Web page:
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The top 10 contemporary father-son combinations

Gary Ablett Senior hugs his son Gary Ablety Junior after the 2009 Toyota AFL Grand Final between the St Kilda Saints and the Geelong Cats at the MCG.
And many of us thought there'd only ever be one Gary Ablett.
WHEN Hawthorn travels to Gold Coast on Saturday night, there's a good chance the Ablett-Langford rivalry could be re-born. Back in the 1980s and 1990s, it was Chris Langford and Gary Ablett snr matching up as fullback and full-forward, and this weekend it could easily be the pair's sons – Will and Gary jnr – rekindling the family rivalry with the young Hawk tagging the veteran Sun. With this in mind, AFL.com.au writers got their heads together to come up with the top 10 current father-son combinations in the game.

No.1 Gary Ablett snr (Hawthorn, Geelong 1982-1996: 248 games, 1030 goals); Gary Ablett jnr (Geelong, Gold Coast 2002-current: 256 games, 339 goals)
Few, if any, players have surpassed the heights Ablett snr soared to in the '80s and '90s, but his eldest son might just be one of them. As hard as they are to separate for star quality, the Abletts were completely different players. Gary snr was a high-flyer who did most of his damage in attack, Gary jnr his generation's most damaging on-baller. Gary snr was part of four losing Geelong Grand Final teams and never won the game's highest individual honour, the Brownlow Medal. But Gary jnr has righted those family wrongs, winning two flags and two Brownlows. - Nick Bowen

No.2. Tim Watson (Essendon 1977-91, 93-94: 307 games, 335 goals); Jobe Watson (Essendon 2003-current: 176 games, 97 goals)
The Watsons are two of the best midfielders in the modern era. Tim burst onto the scene as a 15-year-old sensation, but Jobe took several seasons to find his feet. Tim was more explosive and hit the scoreboard more often, but Jobe has become just as damaging as one of the best stoppage players in the game. Together, they have won seven Essendon best and fairest awards (Tim four, Jobe three), but Tim was also a three-time premiership player. But where Tim was the beaten favourite in the 1989 Brownlow Medal, Jobe saluted in 2012. - Nick Bowen

The Watson's have won plenty of fans both on and off the field. Picture: AFL Media


No.3 David Cloke (Richmond, Collingwood 1974–1991; 333 games; 323 goals), Travis Cloke. (Collingwood 2005–current; 199 games; 353 goals)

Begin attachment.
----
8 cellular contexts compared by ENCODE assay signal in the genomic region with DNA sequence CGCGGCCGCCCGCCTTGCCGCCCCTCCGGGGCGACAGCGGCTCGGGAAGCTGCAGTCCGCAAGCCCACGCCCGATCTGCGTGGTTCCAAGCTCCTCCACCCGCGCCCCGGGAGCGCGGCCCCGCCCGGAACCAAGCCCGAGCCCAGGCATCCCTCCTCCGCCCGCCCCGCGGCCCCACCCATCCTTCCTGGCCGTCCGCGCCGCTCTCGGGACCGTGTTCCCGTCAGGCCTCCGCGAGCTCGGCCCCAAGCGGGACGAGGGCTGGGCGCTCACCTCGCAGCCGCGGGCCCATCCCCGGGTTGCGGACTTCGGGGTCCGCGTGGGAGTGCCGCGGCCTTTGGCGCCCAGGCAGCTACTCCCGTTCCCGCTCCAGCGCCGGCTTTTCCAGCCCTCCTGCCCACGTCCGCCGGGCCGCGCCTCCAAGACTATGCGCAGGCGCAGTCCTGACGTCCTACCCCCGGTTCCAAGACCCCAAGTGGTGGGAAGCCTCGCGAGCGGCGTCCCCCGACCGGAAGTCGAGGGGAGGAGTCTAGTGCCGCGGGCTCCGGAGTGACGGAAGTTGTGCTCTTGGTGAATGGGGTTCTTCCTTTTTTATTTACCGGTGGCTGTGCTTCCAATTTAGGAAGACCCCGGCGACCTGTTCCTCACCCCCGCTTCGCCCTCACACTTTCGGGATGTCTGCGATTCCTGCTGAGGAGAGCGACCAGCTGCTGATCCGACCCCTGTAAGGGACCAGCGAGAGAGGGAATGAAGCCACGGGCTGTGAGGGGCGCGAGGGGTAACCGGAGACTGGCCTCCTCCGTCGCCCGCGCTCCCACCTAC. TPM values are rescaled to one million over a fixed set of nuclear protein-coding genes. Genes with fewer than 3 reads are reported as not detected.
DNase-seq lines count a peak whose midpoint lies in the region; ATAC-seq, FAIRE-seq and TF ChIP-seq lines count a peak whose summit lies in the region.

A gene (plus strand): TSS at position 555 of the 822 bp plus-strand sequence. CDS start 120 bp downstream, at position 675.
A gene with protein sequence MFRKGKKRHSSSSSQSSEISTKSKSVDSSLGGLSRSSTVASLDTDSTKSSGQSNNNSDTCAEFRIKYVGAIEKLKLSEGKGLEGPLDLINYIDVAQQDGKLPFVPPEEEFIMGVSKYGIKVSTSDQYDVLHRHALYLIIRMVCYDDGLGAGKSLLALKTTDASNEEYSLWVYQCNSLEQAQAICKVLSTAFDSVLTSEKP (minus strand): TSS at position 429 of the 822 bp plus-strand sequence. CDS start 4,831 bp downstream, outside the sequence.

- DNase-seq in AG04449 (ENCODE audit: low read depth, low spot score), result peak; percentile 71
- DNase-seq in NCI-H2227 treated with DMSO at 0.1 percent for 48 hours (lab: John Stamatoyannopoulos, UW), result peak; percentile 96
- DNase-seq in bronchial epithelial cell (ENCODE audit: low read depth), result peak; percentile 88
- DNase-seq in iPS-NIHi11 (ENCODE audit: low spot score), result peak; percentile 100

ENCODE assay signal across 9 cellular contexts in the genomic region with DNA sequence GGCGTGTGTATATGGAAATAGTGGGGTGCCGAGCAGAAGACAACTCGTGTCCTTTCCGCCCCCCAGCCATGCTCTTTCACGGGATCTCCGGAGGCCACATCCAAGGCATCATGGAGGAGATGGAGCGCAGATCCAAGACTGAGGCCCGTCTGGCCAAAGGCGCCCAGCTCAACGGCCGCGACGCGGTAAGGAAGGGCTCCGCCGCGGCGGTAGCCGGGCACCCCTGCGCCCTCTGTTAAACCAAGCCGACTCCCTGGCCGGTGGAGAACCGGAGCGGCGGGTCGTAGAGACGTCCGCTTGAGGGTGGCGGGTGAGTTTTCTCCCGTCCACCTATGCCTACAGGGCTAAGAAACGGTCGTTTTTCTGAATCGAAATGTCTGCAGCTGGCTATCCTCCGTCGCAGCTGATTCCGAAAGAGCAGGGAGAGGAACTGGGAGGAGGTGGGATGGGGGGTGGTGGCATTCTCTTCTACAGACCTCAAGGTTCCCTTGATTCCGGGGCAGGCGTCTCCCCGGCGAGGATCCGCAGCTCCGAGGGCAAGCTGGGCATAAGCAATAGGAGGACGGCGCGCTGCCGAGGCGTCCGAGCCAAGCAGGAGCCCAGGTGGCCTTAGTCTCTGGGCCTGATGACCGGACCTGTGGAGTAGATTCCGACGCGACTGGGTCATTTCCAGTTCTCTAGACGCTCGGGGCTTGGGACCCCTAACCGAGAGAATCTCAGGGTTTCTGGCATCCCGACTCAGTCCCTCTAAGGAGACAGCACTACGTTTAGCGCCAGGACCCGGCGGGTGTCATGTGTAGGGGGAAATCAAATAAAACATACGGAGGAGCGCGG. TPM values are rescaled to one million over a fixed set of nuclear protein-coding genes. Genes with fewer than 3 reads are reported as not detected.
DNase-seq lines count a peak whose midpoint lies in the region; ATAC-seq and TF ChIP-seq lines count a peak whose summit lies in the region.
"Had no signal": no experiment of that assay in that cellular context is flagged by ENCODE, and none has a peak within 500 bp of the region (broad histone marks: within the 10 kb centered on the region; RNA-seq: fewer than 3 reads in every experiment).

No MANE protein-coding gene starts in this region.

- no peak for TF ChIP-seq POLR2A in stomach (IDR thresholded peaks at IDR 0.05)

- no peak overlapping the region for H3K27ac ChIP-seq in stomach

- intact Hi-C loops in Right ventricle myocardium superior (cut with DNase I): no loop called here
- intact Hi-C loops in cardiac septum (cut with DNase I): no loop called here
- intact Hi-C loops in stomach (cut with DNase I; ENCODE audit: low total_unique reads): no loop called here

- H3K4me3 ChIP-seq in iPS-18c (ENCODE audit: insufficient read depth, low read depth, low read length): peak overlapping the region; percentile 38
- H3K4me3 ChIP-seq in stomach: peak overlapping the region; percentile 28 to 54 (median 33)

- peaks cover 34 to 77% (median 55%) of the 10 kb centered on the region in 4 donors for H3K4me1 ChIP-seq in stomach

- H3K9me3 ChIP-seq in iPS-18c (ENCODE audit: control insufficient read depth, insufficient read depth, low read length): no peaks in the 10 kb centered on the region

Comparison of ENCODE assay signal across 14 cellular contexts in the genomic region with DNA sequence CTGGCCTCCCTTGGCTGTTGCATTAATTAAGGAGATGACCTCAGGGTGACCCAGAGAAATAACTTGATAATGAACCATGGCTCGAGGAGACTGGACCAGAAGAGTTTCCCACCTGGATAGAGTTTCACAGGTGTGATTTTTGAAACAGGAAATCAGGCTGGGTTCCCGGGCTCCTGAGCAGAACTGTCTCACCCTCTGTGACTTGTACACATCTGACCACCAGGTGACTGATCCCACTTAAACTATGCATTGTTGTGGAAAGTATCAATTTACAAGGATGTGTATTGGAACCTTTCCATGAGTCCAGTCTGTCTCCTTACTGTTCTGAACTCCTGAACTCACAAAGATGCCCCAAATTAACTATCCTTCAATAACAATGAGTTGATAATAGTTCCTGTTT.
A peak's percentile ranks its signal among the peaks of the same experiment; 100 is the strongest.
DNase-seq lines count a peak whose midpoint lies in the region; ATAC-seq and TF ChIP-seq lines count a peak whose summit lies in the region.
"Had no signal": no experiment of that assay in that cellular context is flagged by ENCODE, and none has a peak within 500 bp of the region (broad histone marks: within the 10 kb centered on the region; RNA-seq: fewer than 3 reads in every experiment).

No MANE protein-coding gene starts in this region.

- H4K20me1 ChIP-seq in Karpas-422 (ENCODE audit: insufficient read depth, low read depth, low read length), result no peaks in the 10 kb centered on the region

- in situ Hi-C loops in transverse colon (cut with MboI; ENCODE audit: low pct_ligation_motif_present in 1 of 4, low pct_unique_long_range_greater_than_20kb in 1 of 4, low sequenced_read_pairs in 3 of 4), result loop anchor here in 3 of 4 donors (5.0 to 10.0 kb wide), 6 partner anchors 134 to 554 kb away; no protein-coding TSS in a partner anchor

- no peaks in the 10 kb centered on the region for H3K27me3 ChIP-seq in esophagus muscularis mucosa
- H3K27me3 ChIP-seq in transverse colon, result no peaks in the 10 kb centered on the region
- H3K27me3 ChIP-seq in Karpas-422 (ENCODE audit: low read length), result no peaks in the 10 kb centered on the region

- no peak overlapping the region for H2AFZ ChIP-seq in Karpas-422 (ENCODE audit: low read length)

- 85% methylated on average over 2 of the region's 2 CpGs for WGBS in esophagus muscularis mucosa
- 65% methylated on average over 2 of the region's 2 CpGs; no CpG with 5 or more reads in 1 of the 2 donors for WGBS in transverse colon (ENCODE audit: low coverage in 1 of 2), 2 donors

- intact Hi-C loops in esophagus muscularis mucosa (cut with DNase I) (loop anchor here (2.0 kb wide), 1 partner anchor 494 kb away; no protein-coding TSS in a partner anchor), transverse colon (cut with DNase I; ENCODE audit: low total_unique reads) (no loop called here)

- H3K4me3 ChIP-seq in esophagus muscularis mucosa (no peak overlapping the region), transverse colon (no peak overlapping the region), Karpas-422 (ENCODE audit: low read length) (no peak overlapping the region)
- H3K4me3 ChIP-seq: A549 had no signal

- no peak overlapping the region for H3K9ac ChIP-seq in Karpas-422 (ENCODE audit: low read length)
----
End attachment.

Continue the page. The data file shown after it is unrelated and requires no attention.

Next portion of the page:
Two big brutes, the Clokes storm in at number three with their combination of power and athleticism. David was a star at both Richmond and Collingwood, winning two premierships and being named All Australian as a Tiger as he mixed time between the ruck and forward. Travis has lost nothing to his old man, with his 2010 premiership and two All Australian selections. He is the best contested mark in the current era and still a barometer for his team's success. - Michael Whiting

No.4 Ken Fletcher (Essendon 1967-1980; 264 games; 55 goals), Dustin Fletcher. (Essendon 1993–current; 381 games; 69 goals)
The Fletchers not only have the record for most games as a father-son combination (645 and counting), but are also an Essendon institution. Different players altogether, Ken was versatile and did his best work at half-back and on the wing, while rangy Dustin has forged a reputation as one of the best modern-day fullbacks with his 'Inspector Gadget' arms that can get in and spoil from anywhere. With Dustin's two flags and two All Australian selections, it's hard to look past this combination in the top-five. - Michael Whiting

Dustin has instilled the Fletcher name at Essendon for ever.  Picture: AFL Media




No.5 John Kennedy Jnr (Hawthorn 1979-1991; 241 games; 210 goals), Josh Kennedy (Hawthorn, Sydney 2008-current; 113 games; 67 goals).
No name is more revered at Hawthorn than Kennedy. The legend began with captain turned three-time premiership coach John Kennedy senior, and grew in status when his son John junior played in four flags in the 1980s as a tall wingman/half-back. It caused great disappointment within his family, but Josh Kennedy's 2009 trade to the Sydney Swans was a beneficial one. He has developed into one of the league's best midfielders, and in 2012 earned All-Australian honours, a club best-and-fairest and twisted the knife at Hawthorn as the Swans won the flag against his former club. A superstar football family. - Travis King